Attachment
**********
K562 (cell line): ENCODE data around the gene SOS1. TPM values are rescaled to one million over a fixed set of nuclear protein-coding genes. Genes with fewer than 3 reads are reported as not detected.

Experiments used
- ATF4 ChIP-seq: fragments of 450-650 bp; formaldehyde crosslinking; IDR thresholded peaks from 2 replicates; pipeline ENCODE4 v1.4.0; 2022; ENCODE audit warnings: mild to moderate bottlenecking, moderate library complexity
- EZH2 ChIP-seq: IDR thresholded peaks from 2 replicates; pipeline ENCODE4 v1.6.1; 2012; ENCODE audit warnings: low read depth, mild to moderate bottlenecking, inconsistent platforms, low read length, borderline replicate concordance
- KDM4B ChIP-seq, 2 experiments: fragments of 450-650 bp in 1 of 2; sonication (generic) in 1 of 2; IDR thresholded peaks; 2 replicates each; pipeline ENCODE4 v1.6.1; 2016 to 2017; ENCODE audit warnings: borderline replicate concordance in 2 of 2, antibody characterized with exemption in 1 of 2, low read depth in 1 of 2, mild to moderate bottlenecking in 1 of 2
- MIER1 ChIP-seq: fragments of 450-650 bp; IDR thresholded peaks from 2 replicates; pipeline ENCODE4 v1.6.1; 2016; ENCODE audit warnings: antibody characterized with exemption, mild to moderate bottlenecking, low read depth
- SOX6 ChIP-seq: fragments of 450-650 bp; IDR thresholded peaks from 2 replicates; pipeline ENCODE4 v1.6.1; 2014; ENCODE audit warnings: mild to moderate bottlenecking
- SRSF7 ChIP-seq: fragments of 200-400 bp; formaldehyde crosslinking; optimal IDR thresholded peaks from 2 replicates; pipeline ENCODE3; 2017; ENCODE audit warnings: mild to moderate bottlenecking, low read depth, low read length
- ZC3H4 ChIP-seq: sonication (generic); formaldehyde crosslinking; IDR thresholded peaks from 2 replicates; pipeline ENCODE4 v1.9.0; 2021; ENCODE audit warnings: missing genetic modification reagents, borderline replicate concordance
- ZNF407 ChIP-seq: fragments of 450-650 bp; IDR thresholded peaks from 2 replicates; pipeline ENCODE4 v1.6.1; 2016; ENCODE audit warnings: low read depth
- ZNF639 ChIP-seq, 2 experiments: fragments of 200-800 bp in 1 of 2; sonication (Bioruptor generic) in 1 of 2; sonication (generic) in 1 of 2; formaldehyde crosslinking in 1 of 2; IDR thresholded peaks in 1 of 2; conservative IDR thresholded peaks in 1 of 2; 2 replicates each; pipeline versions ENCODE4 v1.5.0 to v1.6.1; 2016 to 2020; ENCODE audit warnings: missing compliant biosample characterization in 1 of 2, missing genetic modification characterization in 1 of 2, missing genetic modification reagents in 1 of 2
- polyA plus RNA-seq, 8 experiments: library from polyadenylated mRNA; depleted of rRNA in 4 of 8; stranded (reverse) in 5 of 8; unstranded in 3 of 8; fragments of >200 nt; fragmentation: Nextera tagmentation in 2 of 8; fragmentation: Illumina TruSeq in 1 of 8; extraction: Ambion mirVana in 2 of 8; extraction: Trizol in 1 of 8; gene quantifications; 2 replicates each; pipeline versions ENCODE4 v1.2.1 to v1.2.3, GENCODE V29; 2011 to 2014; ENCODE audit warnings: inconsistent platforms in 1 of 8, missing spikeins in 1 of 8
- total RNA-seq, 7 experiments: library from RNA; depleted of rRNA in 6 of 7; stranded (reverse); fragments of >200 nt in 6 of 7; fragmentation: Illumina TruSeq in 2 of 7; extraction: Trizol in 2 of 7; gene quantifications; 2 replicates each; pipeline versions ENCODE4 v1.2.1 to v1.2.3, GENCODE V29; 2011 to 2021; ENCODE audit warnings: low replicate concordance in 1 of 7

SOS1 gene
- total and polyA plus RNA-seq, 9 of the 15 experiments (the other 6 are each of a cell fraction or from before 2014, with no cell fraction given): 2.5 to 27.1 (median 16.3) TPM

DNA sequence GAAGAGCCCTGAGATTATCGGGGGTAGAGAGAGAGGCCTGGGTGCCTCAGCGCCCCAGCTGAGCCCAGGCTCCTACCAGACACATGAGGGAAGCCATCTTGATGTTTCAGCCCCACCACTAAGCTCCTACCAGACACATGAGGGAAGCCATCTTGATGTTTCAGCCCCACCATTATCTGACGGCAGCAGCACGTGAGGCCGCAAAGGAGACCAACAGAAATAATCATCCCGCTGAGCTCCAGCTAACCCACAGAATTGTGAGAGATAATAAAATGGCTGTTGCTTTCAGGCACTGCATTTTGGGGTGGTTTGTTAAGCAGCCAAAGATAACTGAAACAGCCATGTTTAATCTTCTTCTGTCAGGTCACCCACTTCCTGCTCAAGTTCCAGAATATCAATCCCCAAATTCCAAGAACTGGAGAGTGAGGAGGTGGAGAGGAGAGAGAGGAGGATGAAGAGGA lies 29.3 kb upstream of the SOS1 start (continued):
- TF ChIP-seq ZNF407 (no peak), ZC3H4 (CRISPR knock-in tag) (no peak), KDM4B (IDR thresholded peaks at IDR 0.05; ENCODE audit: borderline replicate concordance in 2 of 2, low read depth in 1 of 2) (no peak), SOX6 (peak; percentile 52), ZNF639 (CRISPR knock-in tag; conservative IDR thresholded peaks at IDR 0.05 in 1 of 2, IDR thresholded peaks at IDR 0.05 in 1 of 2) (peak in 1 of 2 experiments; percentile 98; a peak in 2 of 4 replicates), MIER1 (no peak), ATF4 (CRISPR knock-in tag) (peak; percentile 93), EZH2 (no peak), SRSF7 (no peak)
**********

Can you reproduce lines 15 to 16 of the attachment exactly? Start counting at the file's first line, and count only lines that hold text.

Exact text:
- total and polyA plus RNA-seq, 9 of the 15 experiments (the other 6 are each of a cell fraction or from before 2014, with no cell fraction given): 2.5 to 27.1 (median 16.3) TPM

DNA sequence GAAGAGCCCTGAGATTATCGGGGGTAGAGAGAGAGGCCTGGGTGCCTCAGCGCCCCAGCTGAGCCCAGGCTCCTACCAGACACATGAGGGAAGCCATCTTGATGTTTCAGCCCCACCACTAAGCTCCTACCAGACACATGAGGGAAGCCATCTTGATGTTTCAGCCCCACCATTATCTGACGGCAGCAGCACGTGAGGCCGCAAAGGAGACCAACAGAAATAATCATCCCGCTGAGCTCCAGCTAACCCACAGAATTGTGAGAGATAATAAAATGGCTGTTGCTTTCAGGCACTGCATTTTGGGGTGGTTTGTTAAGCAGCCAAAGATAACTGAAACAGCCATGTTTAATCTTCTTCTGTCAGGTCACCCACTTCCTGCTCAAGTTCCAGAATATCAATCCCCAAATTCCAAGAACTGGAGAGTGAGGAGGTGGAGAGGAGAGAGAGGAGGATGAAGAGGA lies 29.3 kb upstream of the SOS1 start (continued):